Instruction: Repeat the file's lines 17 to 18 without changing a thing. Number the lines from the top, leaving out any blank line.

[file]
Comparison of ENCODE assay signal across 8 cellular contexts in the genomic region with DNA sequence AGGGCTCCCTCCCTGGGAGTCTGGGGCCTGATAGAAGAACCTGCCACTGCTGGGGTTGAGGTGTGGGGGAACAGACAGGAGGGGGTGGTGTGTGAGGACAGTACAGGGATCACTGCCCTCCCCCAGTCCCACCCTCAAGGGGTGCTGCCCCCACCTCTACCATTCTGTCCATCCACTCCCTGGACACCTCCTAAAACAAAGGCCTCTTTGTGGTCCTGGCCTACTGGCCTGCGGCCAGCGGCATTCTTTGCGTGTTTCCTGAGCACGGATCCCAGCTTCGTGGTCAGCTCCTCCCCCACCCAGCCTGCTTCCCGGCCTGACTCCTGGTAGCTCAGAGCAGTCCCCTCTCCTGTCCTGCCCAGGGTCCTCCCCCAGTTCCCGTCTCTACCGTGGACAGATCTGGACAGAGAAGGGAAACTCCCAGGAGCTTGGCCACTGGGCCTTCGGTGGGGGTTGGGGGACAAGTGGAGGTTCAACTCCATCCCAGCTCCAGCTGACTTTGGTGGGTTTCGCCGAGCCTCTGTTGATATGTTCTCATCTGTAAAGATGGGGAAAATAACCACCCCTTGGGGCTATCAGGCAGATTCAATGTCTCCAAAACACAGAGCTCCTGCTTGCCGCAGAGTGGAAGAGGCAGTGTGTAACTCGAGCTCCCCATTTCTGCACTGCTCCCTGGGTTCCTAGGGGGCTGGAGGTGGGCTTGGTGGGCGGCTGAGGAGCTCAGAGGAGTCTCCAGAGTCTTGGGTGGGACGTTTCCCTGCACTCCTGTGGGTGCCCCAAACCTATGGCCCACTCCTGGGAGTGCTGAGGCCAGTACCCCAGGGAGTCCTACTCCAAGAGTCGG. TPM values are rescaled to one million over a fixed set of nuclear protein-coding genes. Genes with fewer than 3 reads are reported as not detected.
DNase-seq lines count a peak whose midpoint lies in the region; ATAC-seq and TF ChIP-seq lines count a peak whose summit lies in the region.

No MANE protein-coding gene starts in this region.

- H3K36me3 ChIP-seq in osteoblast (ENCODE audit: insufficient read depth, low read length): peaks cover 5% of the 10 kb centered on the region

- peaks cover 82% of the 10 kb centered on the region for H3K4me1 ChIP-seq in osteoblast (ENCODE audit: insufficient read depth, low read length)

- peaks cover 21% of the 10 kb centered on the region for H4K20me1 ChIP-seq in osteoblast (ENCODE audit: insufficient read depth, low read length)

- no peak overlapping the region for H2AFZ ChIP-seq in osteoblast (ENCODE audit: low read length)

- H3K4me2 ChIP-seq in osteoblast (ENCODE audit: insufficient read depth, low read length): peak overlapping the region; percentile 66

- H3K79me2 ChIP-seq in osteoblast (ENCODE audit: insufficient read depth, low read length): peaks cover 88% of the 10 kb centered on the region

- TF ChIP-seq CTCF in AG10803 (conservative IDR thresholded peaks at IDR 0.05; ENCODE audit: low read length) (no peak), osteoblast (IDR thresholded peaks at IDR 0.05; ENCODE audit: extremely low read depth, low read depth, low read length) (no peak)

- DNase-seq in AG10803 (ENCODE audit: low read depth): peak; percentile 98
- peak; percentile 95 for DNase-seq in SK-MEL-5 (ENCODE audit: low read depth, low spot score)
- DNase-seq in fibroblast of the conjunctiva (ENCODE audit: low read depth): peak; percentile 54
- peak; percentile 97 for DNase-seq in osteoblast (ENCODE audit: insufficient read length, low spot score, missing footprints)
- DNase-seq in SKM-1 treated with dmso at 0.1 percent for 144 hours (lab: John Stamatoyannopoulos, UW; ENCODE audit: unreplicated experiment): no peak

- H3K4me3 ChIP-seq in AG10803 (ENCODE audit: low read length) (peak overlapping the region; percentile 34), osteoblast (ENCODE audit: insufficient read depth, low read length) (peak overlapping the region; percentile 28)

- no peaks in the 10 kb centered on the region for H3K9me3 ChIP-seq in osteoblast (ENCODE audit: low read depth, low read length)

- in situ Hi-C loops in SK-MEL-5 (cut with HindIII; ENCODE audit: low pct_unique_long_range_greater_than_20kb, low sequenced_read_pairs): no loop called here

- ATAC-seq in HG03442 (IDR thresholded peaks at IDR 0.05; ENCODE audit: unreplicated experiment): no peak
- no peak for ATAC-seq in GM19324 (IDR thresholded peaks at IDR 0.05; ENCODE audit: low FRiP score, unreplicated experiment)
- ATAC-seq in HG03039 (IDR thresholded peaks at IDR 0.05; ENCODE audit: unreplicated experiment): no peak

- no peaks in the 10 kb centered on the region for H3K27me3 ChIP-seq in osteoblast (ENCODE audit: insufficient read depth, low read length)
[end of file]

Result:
- no peaks in the 10 kb centered on the region for H3K9me3 ChIP-seq in osteoblast (ENCODE audit: low read depth, low read length)

- in situ Hi-C loops in SK-MEL-5 (cut with HindIII; ENCODE audit: low pct_unique_long_range_greater_than_20kb, low sequenced_read_pairs): no loop called here